Are single-pilot tanker operations coming to the US Air Force? The McConnell Air Force Base in Kansas announced it has completed flights of a Boeing KC-46A Pegasus without a co-pilot, paving the way for limited crew operations in certain scenarios. 

The KC-46A’s crew usually consists of a pilot, co-pilot and boom operator. On October 25, 2022, the 22nd Air Refueling Wing flew a Pegasus on two sorties with only a single pilot and a boom operator.  

The USAF said in a statement published on October 28, 2022, that such operations would “allow the KC-46 to complete its primary mission with a reduced crew complement when needed to rapidly launch aircraft with threats inbound or extend long-range operations in the air with offset crews”. 

Gen. Mike Minihan, commander of Air Mobility Command, said achieving victory required taking a hard look at the tools at their disposal. “The dynamics of the future operating environment require us to think in ways we might not usually think.”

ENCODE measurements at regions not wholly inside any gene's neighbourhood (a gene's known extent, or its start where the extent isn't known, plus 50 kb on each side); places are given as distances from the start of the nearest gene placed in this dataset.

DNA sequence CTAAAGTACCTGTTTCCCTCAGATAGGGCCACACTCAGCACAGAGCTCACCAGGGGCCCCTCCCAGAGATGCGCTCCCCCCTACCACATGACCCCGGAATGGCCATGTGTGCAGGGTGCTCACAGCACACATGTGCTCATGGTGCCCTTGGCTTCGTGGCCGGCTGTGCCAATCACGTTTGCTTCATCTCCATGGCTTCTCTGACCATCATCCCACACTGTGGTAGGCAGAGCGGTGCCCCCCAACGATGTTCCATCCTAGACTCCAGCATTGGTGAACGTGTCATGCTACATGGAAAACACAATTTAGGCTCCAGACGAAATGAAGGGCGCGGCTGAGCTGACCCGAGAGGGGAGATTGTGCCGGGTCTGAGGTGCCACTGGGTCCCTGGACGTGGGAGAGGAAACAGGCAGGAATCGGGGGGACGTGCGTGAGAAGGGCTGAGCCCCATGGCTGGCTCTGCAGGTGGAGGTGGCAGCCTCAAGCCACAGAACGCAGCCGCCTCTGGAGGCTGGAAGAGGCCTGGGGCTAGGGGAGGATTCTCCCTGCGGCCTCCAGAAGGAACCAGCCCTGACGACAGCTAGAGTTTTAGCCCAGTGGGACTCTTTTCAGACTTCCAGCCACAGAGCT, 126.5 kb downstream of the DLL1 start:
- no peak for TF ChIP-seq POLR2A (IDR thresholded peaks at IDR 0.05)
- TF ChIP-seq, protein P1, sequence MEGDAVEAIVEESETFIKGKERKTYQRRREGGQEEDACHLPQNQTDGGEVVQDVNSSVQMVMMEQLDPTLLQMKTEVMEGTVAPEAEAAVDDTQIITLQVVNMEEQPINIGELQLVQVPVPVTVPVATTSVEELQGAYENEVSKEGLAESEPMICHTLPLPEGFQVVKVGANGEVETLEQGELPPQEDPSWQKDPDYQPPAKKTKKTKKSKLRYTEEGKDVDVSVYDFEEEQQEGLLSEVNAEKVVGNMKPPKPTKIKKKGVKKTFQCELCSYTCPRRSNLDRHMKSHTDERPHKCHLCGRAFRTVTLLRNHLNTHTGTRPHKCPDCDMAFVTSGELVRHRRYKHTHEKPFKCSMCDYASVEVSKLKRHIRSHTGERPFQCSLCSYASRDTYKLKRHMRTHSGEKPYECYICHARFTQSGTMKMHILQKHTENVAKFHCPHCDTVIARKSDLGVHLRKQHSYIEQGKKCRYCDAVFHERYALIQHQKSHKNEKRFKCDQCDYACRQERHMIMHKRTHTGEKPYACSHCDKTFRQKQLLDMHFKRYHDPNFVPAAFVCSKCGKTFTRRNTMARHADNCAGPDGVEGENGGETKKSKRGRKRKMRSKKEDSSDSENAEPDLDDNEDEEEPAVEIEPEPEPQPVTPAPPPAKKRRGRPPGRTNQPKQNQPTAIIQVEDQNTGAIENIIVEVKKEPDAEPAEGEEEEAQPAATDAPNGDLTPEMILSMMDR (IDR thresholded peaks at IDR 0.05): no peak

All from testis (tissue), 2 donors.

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What did the sorties consist of? 

The two sorties were performed within military airspace, the McConnell Air Force Base explained in its statement. The mission was practiced extensively in flight simulators beforehand.    

In its first sortie, the KC-46 flew only a traffic pattern followed by a debrief and assessment.  

The second sortie was performed immediately afterwards and consisted of a full mission profile, including ground operations, aerial refueling rendezvous, air refueling on-load and offload, among others. 

During the mission, the boom operator sat in the cockpit with the pilot, except when performing boom operations. A second instructor pilot was also on board, taking the role of safety observer. In addition, a second KC-46 with a full crew followed the aircraft with limited crew to provide assistance by radio, if needed.